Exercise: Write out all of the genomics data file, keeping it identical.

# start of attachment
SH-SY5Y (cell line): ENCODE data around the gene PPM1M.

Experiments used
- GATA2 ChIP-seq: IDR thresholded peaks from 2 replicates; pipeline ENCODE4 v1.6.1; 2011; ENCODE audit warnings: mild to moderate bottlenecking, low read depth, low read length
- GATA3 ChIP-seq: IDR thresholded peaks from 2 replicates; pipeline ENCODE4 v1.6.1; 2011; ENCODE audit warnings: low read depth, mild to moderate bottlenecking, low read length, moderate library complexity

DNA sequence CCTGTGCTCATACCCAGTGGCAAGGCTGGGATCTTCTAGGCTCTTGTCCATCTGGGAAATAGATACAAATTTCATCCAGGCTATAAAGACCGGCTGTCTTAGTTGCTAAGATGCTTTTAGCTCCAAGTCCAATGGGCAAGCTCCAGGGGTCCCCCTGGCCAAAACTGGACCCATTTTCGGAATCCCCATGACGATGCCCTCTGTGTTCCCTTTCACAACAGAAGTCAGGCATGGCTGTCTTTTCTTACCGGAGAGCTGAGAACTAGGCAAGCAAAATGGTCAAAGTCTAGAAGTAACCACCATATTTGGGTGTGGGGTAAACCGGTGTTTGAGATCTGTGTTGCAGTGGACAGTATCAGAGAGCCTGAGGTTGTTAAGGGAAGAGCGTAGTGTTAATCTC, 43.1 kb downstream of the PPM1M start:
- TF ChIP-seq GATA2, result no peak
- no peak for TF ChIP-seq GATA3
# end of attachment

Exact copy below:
SH-SY5Y (cell line): ENCODE data around the gene PPM1M.

Experiments used
- GATA2 ChIP-seq: IDR thresholded peaks from 2 replicates; pipeline ENCODE4 v1.6.1; 2011; ENCODE audit warnings: mild to moderate bottlenecking, low read depth, low read length
- GATA3 ChIP-seq: IDR thresholded peaks from 2 replicates; pipeline ENCODE4 v1.6.1; 2011; ENCODE audit warnings: low read depth, mild to moderate bottlenecking, low read length, moderate library complexity

DNA sequence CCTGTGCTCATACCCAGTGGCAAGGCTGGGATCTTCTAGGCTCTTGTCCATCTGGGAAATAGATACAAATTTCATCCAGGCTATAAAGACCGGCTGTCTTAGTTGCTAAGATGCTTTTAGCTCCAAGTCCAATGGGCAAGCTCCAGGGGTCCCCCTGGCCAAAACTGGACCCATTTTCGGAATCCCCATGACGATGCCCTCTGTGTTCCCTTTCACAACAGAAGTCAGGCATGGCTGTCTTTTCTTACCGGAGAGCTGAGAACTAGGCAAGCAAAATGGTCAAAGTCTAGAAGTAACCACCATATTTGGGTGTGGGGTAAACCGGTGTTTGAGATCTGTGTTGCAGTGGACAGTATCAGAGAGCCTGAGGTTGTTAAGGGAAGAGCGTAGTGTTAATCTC, 43.1 kb downstream of the PPM1M start:
- TF ChIP-seq GATA2, result no peak
- no peak for TF ChIP-seq GATA3